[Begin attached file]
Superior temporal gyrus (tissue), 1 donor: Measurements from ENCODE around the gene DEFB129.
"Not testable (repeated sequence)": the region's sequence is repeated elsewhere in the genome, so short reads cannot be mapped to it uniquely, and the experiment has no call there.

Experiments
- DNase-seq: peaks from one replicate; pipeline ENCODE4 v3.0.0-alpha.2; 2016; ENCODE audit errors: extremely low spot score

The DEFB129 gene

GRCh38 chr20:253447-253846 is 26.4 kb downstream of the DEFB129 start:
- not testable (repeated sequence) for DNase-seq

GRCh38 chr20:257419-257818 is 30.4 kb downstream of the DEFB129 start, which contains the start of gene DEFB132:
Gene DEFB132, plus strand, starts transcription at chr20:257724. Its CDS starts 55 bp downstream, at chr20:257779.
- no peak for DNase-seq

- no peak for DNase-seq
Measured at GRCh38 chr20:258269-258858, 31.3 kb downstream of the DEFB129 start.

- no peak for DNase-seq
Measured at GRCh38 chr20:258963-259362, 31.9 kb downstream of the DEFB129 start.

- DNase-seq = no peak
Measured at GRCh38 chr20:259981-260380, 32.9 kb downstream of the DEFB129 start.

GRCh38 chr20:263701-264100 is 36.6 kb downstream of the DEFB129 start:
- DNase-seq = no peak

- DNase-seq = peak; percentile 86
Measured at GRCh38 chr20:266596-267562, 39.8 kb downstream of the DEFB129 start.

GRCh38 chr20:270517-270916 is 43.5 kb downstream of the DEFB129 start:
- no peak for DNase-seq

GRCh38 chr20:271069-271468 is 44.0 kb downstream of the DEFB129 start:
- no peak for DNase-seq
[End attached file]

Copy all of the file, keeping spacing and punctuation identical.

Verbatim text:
Superior temporal gyrus (tissue), 1 donor: Measurements from ENCODE around the gene DEFB129.
"Not testable (repeated sequence)": the region's sequence is repeated elsewhere in the genome, so short reads cannot be mapped to it uniquely, and the experiment has no call there.

Experiments
- DNase-seq: peaks from one replicate; pipeline ENCODE4 v3.0.0-alpha.2; 2016; ENCODE audit errors: extremely low spot score

The DEFB129 gene

GRCh38 chr20:253447-253846 is 26.4 kb downstream of the DEFB129 start:
- not testable (repeated sequence) for DNase-seq

GRCh38 chr20:257419-257818 is 30.4 kb downstream of the DEFB129 start, which contains the start of gene DEFB132:
Gene DEFB132, plus strand, starts transcription at chr20:257724. Its CDS starts 55 bp downstream, at chr20:257779.
- no peak for DNase-seq

- no peak for DNase-seq
Measured at GRCh38 chr20:258269-258858, 31.3 kb downstream of the DEFB129 start.

- no peak for DNase-seq
Measured at GRCh38 chr20:258963-259362, 31.9 kb downstream of the DEFB129 start.

- DNase-seq = no peak
Measured at GRCh38 chr20:259981-260380, 32.9 kb downstream of the DEFB129 start.

GRCh38 chr20:263701-264100 is 36.6 kb downstream of the DEFB129 start:
- DNase-seq = no peak

- DNase-seq = peak; percentile 86
Measured at GRCh38 chr20:266596-267562, 39.8 kb downstream of the DEFB129 start.

GRCh38 chr20:270517-270916 is 43.5 kb downstream of the DEFB129 start:
- no peak for DNase-seq

GRCh38 chr20:271069-271468 is 44.0 kb downstream of the DEFB129 start:
- no peak for DNase-seq